The mainstream culture of today's civilisation always finds fault with and overpowers non-mainstream cultures, to the extent that non-mainstream cultures have lost their self-respect and confidence. The Yellow River groans with pain under the weight of human desires, and cries at our willpower and determination, and weeps for our survival.

Surviving river
Yellow River wetlands in Guide County

Human Reasoning

Our only option is to use our reason to understand nature and the ecosystem. If we learn how to look at our problems from an ecological perspective, we can stand taller and see these problems more comprehensively, and achieve longer-term social development.

Of course, in addition to understanding nature and the ecosystem, we also need to understand the relationship between human beings and nature. Overall, our human understanding of the environment needs to be considered in the following five ways: the integrity of the ecosystem, biological diversity, the continuity of human survival and development, and the interconnectedness of culture and nature.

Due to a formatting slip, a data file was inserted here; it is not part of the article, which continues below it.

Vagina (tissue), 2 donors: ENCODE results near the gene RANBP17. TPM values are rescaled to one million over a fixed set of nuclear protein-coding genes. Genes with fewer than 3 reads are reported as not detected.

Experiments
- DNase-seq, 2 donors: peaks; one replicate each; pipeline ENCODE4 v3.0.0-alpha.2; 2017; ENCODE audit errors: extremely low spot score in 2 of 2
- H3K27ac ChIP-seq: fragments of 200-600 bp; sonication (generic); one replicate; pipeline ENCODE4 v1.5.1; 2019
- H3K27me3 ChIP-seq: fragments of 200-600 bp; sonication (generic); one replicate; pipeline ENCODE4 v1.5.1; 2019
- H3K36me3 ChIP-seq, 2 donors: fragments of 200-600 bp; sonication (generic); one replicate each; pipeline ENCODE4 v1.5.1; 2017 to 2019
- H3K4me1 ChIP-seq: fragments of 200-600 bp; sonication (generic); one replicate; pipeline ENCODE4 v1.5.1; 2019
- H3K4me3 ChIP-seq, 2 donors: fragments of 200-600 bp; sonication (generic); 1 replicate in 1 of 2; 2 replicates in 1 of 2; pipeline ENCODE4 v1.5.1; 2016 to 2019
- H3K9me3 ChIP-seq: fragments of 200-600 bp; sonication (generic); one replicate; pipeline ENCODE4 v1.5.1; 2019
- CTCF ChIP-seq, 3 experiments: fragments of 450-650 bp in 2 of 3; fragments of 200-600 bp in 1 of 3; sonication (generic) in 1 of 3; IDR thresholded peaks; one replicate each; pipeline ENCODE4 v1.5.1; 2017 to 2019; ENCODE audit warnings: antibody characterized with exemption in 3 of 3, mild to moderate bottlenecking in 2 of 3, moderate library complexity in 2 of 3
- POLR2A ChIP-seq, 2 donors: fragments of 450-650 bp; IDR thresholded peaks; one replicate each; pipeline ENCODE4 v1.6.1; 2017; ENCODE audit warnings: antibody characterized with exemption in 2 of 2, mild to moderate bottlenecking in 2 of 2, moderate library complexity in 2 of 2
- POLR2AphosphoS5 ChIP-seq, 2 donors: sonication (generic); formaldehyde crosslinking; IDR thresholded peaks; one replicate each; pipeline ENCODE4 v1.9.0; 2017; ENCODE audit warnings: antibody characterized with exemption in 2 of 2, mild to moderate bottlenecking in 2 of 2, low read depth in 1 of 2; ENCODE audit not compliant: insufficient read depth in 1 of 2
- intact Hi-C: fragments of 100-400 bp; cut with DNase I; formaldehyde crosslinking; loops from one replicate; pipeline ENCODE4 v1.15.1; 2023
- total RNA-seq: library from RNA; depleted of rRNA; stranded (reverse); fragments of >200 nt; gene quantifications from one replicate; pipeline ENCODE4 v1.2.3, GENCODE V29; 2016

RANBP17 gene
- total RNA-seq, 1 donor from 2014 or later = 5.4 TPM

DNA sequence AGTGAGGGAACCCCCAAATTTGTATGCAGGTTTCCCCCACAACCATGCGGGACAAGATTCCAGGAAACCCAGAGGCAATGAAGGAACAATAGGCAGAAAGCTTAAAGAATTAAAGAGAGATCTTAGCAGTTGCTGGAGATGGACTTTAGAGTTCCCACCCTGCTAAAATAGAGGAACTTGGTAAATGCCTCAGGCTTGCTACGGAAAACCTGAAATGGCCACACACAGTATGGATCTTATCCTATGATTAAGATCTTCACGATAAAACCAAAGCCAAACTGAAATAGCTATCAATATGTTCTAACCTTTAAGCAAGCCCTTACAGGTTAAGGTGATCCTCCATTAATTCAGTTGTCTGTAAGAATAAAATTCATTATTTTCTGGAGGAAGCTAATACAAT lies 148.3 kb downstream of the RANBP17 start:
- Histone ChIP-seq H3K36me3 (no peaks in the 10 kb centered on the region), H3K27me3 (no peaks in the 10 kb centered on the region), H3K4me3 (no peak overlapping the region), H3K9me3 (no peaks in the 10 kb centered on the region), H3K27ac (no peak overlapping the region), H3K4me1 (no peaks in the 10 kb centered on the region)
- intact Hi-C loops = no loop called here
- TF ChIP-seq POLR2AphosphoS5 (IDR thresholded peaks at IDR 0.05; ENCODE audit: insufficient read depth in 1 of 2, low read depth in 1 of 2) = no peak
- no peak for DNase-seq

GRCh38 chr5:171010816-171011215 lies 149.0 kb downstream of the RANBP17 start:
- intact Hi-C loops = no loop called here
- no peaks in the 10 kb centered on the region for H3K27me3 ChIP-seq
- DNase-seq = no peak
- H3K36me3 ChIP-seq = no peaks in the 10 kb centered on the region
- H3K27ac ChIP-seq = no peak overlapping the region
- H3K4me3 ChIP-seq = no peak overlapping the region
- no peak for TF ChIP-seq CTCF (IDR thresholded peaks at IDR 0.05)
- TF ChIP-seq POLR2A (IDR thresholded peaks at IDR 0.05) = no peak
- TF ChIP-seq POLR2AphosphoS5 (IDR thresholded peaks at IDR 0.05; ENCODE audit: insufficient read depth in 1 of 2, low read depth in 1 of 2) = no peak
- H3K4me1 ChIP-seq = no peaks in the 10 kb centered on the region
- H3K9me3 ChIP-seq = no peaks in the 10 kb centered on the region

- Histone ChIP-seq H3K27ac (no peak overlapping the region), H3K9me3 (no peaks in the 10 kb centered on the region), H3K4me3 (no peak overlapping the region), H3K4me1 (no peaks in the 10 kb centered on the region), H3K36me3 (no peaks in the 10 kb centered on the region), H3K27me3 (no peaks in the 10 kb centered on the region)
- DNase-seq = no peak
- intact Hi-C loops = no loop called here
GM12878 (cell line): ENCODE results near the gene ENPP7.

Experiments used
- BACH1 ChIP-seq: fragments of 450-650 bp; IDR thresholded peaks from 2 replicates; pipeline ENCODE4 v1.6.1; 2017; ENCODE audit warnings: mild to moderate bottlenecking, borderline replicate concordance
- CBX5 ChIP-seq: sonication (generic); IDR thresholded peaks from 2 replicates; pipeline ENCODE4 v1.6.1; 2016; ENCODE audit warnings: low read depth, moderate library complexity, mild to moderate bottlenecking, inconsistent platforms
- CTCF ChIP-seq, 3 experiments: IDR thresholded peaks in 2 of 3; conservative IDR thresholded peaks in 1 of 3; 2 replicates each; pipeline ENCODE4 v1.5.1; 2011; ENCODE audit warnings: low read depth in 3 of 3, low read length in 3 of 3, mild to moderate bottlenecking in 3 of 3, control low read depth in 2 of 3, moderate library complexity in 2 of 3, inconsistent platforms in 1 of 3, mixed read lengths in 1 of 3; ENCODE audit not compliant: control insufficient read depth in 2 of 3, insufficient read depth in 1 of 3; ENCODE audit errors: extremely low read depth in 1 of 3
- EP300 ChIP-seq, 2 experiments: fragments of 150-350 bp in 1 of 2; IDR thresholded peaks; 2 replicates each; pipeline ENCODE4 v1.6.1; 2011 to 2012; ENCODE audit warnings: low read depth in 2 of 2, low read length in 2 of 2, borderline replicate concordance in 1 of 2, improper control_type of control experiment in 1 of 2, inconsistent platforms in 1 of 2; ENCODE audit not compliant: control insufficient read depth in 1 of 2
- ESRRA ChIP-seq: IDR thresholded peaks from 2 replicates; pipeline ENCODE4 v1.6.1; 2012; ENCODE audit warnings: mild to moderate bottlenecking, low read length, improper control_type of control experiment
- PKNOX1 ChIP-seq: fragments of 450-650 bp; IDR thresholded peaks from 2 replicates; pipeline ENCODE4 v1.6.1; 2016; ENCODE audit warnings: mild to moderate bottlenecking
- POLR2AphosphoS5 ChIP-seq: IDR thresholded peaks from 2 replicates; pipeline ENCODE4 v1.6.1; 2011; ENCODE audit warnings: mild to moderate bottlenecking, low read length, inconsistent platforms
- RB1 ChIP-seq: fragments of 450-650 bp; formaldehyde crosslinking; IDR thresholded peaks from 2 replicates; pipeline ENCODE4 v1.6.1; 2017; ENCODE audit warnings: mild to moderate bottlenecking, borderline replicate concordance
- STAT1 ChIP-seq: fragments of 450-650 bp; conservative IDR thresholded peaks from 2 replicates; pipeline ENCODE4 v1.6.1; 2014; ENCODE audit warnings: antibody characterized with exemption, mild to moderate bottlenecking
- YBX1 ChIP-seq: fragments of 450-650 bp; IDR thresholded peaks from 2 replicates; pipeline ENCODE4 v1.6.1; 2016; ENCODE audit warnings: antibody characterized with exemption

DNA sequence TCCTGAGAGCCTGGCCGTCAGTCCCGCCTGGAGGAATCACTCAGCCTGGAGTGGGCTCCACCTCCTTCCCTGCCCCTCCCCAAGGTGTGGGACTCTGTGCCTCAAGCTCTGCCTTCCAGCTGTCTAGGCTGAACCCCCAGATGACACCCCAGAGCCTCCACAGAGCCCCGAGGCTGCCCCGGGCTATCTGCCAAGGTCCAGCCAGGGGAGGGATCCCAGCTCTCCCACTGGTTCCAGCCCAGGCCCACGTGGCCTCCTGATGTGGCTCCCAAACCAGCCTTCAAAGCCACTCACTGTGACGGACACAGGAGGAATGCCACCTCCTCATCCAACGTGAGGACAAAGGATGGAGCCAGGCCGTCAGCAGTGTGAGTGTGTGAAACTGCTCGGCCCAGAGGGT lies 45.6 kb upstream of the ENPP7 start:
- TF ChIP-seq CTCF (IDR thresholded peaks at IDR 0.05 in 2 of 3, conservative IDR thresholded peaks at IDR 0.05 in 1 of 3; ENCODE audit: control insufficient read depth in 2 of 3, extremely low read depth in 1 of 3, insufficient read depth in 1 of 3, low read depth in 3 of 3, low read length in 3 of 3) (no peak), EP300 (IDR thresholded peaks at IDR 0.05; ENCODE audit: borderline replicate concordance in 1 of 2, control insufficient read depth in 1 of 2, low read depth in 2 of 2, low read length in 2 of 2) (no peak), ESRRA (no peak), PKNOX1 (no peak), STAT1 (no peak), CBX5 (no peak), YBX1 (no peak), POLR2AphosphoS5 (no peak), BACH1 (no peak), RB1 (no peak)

Today, in our age the natural sciences still hold sway. The technological doctrine is supreme, whilst the social sciences and the humanities are in a helpless and difficult situation. We are extremely concerned, but know that these times also have their end.

Once this era has ended, we will need far greater intelligence and critical faculties. We cannot merely echo the views of others nor cling to the past. Nor can we blindly hesitate. We must reason.

Canyons forged by the Yellow River
Natural landscape of the Yellow River

The Yellow River Decade project shall follow the changing course of ecology, human affairs and history. Whether or not we can honestly and accurately record these ten years' of history or we will truly do our best.

Translator: Ryan Kilpatrick